On the morning of December 10, neuroanatomist and Harvard lecturer Dr. Jill Bolte Taylor realized a bomb had gone off in her head. The vessels supplying the left half of her brain had failed and blood was now washing over her brain. She was experiencing a severe stroke. Her brain, at least the left half of it, was shutting down.
As her normal connection to the world was deteriorating and she struggled to save her life, she also began to experience a deeply peaceful state where she no longer knew where her body ended and everything else began. She entered a nirvana-like state of oneness and connection.
It took Taylor eight years to recover the full functioning of her left hemisphere-to learn to read, write, walk, talk, and once again function as a lecturer and spokesperson. Her experience led her to write My Stroke of Insight: A Brain Scientist’s Personal Journey, “a chronological documentation of the journey I took into the formless abyss of a silent mind, where the essence of my being became infolded in a deep inner peace.”
Taylor has been on The Oprah Winfrey Show. She’s been in Time. She’s on TED.com. And she’s coming to Fess Parker’s DoubleTree Resort on Monday, March 16. Check her out. She’s impressive.
Here are a few highlights from our conversation together.
How did you come to be a brain scientist? I wanted to study the brain because I grew up with a brother who was diagnosed as having the brain disorder schizophrenia. I was trying to help our society better understand the biological basis of the severe mental illnesses. And one day I woke up and realized I had a severe brain disorder of my own. My left hemisphere was no longer functional, and in the absence of my left hemisphere function I was experiencing my right hemisphere processing. It brought my conscious attention to the magnificence of the present moment, and I essentially was in a state of euphoria.
How has this experience changed your life? My whole life changed on the morning of the stroke. The process of recovery was a process of deciding which circuits I wanted to turn back on. Of course I wanted to learn how to talk again. Of course I wanted to learn how to walk again, and how to be socially appropriate again, but I did not like how anger felt in my body. I did not like how anxiety felt in my body. So, I said, “No,” to those circuits. I get to pick and choose what circuits I run. And I believe we all have that ability.
One of the biggest changes in my life is I no longer pursue things. Things find me. I’m not attached to making something happen anymore. I don’t have to. I’m not in my left hemisphere saying, “This is exactly what I want it to look like, this is exactly what I want to create.” No. I say, “I want to create something; the right people are going to connect with me.” And they do. The law of attraction has gotten so much bad rap, but I have to say that when you exist in a state of presence and openness, things do come to you.
Do you see the world differently now? From the consciousness of our right hemisphere we see that we are fluid entities in a fluid environment. I’m a fluid. And you’re a fluid. And the energy and atoms between us are totally connected and totally fluid. My right hemisphere views myself in relationship to the atoms and energy around me, as we are all one. With that consciousness comes compassion, openness, and love.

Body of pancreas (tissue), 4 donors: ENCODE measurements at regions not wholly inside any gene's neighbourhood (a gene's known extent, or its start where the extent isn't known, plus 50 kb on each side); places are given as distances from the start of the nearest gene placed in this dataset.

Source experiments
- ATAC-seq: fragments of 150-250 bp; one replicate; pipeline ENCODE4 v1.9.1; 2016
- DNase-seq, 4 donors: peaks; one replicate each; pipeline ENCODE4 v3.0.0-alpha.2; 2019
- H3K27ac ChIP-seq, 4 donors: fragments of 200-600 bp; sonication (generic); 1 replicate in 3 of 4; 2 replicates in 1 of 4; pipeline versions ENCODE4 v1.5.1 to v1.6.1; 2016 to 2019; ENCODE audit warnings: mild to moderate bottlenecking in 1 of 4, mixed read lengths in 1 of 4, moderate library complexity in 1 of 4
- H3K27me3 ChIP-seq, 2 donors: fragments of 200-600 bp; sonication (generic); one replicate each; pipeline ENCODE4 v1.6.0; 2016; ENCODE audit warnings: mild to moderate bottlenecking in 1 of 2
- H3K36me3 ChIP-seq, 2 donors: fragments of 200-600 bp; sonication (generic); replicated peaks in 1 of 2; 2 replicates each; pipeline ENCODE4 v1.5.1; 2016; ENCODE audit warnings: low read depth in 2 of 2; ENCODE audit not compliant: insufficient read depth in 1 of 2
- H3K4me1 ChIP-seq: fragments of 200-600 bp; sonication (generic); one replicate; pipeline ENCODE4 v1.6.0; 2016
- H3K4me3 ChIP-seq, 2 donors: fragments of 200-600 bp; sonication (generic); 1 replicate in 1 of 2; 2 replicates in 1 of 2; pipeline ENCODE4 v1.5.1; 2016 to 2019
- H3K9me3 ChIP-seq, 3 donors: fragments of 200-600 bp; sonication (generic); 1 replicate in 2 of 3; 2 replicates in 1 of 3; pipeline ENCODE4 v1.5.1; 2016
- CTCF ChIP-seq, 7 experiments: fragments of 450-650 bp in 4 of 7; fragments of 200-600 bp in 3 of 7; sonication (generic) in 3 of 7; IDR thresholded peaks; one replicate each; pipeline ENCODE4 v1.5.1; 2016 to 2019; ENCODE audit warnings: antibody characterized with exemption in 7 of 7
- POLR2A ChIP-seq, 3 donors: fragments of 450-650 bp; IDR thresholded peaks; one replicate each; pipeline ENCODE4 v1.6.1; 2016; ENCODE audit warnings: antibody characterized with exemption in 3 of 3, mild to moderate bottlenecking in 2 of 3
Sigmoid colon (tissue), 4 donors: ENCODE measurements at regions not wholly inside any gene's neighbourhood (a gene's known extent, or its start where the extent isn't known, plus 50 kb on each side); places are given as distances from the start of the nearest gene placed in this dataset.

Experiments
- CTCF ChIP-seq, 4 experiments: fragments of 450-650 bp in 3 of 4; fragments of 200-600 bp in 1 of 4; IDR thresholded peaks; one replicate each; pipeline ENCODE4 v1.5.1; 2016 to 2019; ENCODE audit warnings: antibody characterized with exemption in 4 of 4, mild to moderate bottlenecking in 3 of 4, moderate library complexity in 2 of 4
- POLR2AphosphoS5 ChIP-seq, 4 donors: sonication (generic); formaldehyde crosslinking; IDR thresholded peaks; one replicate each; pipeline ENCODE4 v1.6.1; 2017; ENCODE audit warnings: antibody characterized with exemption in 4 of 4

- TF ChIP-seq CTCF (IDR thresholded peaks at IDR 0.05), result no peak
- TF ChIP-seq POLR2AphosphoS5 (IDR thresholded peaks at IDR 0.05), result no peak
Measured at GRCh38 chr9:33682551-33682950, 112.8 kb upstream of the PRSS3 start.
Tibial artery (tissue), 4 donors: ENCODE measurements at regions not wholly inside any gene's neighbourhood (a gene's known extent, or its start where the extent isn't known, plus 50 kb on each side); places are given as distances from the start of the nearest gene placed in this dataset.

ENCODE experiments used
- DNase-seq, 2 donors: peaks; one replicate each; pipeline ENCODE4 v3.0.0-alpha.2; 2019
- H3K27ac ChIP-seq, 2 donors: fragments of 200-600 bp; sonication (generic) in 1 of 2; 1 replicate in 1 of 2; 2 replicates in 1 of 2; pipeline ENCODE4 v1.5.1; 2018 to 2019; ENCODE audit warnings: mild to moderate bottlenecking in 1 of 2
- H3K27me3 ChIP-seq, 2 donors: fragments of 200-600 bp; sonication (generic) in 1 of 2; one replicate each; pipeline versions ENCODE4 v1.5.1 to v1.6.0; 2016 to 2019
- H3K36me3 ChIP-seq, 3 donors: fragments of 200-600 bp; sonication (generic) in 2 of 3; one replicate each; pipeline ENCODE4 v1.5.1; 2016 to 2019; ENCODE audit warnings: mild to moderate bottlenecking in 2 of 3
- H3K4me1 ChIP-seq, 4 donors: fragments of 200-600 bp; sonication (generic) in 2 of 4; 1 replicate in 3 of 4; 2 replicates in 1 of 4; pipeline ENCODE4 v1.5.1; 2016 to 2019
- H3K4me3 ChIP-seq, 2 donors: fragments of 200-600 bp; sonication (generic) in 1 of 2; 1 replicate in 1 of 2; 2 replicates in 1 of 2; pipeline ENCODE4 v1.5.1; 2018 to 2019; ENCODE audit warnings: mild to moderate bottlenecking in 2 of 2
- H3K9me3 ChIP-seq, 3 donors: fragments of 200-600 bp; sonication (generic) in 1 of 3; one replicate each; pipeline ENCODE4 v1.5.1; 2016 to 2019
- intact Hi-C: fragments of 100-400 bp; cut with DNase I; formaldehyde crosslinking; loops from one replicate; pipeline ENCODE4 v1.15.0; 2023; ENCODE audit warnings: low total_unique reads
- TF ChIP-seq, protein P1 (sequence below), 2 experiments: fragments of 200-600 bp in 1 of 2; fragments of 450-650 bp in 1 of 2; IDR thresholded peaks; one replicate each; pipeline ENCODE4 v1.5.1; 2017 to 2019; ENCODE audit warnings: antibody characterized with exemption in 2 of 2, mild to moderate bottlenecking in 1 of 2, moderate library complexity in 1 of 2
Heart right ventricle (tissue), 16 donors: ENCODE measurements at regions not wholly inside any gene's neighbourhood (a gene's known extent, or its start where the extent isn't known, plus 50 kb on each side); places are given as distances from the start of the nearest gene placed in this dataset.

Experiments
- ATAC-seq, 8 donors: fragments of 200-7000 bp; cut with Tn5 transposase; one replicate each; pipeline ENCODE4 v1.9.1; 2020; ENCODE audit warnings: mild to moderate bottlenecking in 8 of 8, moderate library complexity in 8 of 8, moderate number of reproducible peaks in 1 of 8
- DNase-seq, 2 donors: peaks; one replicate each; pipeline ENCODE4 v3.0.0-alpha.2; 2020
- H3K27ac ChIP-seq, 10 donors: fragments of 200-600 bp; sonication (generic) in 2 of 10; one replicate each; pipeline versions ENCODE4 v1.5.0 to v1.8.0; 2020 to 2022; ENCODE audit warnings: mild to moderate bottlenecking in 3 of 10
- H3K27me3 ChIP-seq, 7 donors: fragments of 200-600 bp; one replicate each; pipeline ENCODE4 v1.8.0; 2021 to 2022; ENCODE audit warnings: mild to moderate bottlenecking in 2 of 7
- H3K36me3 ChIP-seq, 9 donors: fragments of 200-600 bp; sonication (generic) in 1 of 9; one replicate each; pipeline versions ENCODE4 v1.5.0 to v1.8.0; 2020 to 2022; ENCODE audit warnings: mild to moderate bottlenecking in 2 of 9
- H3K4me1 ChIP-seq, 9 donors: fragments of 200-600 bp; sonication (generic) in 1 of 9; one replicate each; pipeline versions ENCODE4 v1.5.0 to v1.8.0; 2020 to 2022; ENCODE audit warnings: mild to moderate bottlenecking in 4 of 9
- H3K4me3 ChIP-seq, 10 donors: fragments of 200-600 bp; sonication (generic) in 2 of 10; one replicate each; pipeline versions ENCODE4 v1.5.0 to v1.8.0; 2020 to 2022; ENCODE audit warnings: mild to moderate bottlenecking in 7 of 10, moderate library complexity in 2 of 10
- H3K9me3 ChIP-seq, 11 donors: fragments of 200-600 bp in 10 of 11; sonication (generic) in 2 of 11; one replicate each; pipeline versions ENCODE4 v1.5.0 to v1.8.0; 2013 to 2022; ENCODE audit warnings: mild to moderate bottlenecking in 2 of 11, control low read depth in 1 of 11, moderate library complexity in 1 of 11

When I had the stroke, I lost language. Religion is a language. It’s a story. The Christians have a story. The Buddhists have their story. The Muslims have their story. Everybody has a story. However, in each of the religions, the objective is to get beyond the story, to use your mantra, or your meditation, or your prayer-to use the tools of your religion, the tools of your story-in order to quiet the storyteller, which is part of the left hemisphere language center. Then, once you go into prayer and you quiet your language center, or you meditate and you quiet your language center, you shift into this consciousness of being in relationship to something that is greater than the story and words of the left hemisphere.
What are you hoping people will come to learn or appreciate from your experience? We all have this incredible thing inside our head, and the more we know about how to get it to do what we want it to do, the more satisfying a life we can live. The brain is a very dynamic place. It is capable of learning. It is capable of growing. It is capable of finding new ways to do old tricks.
I believe 100 percent in the use of visualization, the use of remembering. Remember what it felt like to run up the stairs two at a time. Remember. Don’t forget that feeling in your body. And say, “One day, I’m going to do that; that’s a goal for me.” And visualize having the strength, having the oomph, having the capacity to throw yourself up those stairs two at a time with enthusiasm. And have it be no big deal.
It’s very important that people understand that I am not a stroke victim, I am a stroke survivor. And I think anyone who has survived a stroke should be treated as a stroke survivor, as if they’ve already done something really wonderful. The language we use and how we address individuals who have survived a stroke makes a tremendous difference in them and in how we’re going to be able to help them.
Jill Bolte Taylor, presented by the Rehabilitation Hospital Foundation to benefit Cottage Rehabilitation Hospital, will speak at Fess Parker’s DoubleTree Resort on Monday, March 16. Wine and cheese at 5:30 p.m. and a public presentation at 6:30 p.m. ($50); experts’ discussion and dinner at 8 p.m. ($250). Call 687-7444.